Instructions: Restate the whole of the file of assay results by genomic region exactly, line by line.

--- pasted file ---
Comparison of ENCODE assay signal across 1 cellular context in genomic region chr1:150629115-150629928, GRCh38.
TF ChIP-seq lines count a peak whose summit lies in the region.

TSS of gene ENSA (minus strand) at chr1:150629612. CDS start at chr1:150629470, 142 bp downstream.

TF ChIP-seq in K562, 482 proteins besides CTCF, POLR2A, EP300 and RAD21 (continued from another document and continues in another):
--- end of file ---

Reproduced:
Comparison of ENCODE assay signal across 1 cellular context in genomic region chr1:150629115-150629928, GRCh38.
TF ChIP-seq lines count a peak whose summit lies in the region.

TSS of gene ENSA (minus strand) at chr1:150629612. CDS start at chr1:150629470, 142 bp downstream.

TF ChIP-seq in K562, 482 proteins besides CTCF, POLR2A, EP300 and RAD21 (continued from another document and continues in another):